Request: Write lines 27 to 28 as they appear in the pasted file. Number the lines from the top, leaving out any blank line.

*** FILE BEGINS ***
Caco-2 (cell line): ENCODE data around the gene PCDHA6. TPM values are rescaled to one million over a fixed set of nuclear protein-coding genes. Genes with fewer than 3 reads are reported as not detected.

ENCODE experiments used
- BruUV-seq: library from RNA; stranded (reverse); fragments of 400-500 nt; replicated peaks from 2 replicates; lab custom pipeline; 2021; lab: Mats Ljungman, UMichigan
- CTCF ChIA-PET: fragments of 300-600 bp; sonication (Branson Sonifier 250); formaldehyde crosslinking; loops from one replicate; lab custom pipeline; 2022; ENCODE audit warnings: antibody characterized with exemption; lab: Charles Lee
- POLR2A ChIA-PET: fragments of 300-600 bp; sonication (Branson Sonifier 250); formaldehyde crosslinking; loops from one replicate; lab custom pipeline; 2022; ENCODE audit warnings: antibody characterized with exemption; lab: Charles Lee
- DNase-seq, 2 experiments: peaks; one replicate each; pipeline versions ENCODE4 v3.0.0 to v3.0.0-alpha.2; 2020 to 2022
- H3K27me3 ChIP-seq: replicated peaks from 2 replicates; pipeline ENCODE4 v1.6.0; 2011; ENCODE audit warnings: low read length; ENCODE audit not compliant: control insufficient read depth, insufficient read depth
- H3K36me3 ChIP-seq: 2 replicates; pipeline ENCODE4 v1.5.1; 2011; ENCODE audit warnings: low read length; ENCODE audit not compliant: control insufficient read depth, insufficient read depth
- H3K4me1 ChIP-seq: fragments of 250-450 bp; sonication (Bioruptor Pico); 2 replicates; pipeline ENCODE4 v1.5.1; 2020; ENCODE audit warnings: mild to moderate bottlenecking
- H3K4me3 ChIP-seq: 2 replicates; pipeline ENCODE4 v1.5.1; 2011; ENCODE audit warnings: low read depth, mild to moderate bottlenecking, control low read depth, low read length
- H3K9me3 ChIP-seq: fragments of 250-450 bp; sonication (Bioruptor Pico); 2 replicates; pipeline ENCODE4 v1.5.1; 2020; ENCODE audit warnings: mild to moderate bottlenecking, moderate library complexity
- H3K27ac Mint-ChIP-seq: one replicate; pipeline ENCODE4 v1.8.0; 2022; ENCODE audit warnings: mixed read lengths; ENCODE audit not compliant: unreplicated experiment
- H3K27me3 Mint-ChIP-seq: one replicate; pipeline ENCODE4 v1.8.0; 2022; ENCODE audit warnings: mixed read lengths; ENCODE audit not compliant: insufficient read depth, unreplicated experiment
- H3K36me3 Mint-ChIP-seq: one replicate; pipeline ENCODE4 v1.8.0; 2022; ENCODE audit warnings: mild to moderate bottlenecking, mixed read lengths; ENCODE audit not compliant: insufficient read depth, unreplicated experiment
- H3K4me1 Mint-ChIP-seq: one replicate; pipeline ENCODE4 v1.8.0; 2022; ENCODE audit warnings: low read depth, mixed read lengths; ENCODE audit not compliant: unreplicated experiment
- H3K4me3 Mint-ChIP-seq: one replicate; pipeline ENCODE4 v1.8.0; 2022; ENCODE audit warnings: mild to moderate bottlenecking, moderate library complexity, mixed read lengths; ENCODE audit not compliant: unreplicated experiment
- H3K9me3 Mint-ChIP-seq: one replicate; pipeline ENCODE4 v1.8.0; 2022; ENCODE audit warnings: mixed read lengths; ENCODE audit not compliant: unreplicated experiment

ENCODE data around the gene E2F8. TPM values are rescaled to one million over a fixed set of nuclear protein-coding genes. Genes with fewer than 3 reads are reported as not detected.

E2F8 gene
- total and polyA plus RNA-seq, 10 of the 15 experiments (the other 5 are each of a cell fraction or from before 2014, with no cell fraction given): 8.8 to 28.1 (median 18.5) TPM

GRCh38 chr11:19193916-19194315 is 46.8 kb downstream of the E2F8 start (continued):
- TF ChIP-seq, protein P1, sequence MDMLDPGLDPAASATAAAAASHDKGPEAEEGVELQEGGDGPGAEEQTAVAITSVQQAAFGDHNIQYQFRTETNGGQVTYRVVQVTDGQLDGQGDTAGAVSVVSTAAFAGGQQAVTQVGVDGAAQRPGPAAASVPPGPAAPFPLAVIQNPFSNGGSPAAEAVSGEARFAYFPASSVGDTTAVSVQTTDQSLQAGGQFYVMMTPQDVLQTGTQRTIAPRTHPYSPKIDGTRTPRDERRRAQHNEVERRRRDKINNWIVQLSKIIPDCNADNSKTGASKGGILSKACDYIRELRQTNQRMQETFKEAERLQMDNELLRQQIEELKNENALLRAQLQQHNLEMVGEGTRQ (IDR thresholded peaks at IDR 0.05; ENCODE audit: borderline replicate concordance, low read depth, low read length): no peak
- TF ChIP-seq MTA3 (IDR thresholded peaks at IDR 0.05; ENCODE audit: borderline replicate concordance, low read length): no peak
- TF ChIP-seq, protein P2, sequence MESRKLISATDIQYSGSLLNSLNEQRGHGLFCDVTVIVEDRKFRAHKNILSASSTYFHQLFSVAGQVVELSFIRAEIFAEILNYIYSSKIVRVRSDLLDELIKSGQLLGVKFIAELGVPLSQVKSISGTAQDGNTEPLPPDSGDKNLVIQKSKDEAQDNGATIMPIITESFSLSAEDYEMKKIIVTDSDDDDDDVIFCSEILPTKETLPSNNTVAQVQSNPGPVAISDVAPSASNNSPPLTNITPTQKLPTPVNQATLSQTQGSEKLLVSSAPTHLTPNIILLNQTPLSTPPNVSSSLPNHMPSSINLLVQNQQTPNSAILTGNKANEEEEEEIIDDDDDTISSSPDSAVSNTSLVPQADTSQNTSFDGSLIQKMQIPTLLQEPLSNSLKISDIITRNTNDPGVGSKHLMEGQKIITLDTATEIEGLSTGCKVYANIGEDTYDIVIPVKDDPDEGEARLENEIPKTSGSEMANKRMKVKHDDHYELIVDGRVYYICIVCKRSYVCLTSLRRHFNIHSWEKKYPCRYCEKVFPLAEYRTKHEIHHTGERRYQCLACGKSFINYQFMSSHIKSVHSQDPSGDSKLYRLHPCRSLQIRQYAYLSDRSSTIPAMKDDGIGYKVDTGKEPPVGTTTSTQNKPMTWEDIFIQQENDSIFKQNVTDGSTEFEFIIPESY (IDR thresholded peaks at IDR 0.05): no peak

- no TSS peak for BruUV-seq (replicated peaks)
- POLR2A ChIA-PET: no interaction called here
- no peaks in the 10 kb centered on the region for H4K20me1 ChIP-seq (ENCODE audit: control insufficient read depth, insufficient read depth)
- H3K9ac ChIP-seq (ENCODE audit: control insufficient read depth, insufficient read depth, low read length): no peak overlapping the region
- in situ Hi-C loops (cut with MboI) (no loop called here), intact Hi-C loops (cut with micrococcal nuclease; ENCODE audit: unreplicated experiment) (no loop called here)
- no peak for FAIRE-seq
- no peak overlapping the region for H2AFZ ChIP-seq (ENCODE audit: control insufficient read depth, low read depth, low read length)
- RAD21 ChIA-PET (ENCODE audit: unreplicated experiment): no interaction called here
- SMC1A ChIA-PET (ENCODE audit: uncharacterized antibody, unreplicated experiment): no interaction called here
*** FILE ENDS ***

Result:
- no peaks in the 10 kb centered on the region for H4K20me1 ChIP-seq (ENCODE audit: control insufficient read depth, insufficient read depth)
- H3K9ac ChIP-seq (ENCODE audit: control insufficient read depth, insufficient read depth, low read length): no peak overlapping the region